“When you supplement, particularly one specific type of nutrient, you can upset the metabolic balance, how the body processes those nutrients,” says Denise Snyder, RD, the clinical trials manager at the Duke University School of Nursing and a study co-author.
For the study, published online in the Journal of Cancer Survivorship, Snyder and colleagues asked 753 cancer survivors who were five years or more out from their diagnosis of breast, prostate, or colorectal cancer to answer questions by telephone about their dietary habits and their use of supplements.
Seventy-four percent of the survivors reported taking dietary supplements. Of these:
• 80% took a multivitamin.
• 50% took calcium, vitamin D, or both.
• 41% took antioxidants such as vitamins C and E, carotenoids, selenium, and combinations.
• 29% took fish oil or fatty acid supplements.
• 19% took glucosamine, chondroitin, and combinations.
• 18% took botanicals or herbs.
In general, the healthier the lifestyle, the more likely the survivors were to take supplements. While dietary supplements may help fill in nutrients lacking in a person’s diet—particularly in the diets of seniors, which can fall short—Snyder warns that risks are also associated with supplement use. For instance, she writes in the paper, calcium intakes of 1,500 milligrams or more a day may be associated with an increased risk of aggressive prostate cancer.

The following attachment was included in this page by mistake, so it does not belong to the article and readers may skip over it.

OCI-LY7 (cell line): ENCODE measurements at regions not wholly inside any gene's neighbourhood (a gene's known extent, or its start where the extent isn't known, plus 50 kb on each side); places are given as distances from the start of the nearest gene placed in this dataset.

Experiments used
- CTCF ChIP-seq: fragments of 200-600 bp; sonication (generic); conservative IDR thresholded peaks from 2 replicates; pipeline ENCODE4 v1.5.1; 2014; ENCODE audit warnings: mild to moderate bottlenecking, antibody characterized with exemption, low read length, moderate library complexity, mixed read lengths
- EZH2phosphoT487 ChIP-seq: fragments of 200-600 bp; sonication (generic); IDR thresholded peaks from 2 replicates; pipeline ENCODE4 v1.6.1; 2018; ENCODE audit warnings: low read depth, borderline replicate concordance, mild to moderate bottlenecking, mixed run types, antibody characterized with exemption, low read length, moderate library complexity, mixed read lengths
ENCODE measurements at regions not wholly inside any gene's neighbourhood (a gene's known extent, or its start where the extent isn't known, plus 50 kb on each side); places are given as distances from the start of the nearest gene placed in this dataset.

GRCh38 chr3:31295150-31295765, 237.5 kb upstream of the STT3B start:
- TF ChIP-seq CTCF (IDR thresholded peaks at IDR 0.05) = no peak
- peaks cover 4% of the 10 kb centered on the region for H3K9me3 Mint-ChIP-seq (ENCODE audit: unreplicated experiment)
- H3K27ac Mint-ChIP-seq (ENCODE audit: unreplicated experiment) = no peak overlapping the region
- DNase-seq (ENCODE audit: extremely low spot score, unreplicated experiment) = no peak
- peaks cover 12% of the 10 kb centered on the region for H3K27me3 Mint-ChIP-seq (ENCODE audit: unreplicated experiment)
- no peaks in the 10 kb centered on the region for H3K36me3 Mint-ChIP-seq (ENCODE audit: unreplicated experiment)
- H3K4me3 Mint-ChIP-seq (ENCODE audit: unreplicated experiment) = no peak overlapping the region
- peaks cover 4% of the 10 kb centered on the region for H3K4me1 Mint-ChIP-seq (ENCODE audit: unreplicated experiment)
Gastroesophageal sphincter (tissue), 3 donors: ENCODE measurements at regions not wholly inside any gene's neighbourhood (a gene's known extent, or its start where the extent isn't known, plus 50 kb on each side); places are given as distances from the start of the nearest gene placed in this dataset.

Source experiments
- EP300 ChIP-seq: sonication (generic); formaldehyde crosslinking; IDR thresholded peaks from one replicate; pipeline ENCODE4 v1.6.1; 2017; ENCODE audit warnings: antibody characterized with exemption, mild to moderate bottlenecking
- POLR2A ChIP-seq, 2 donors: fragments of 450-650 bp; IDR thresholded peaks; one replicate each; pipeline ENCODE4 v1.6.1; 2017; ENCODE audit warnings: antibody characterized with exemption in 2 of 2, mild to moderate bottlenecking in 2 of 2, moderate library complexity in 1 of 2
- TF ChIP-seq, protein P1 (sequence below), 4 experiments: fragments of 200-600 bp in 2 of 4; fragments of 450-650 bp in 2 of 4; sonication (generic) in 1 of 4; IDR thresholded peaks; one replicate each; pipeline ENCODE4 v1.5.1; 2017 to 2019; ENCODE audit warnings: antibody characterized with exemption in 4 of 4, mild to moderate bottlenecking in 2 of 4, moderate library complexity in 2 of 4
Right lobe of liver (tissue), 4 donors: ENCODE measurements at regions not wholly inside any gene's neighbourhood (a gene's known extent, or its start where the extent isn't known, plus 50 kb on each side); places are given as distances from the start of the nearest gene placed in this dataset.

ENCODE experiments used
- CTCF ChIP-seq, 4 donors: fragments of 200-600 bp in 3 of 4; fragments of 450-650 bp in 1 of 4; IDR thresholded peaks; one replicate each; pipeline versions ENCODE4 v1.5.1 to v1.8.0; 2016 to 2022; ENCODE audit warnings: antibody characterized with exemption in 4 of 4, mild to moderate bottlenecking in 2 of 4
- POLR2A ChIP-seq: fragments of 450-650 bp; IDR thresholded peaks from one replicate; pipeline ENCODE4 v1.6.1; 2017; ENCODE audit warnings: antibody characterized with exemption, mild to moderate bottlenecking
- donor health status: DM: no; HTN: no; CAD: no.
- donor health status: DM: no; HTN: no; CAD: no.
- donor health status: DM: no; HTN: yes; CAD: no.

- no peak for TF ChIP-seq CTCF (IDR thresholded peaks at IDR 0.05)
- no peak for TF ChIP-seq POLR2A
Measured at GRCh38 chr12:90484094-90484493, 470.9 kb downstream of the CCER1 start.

The American Institute for Cancer Research and the World Cancer Research Fund recommend against supplements to protect against cancer.
There are little data on the role of supplements in helping cancer survivors remain cancer free, says Andrew Shao, PhD, vice president of scientific and regulatory affairs for the Council for Responsible Nutrition. “Most of the data on nutrient intake in cancer risk is on primary prevention,” that is, preventing a first cancer, he tells WebMD.
For that reason, he says, “The Council does not have a specific recommendation on supplements for cancer survivors.”
—Kathleen Doheny, WebMD Health News, 8/12/08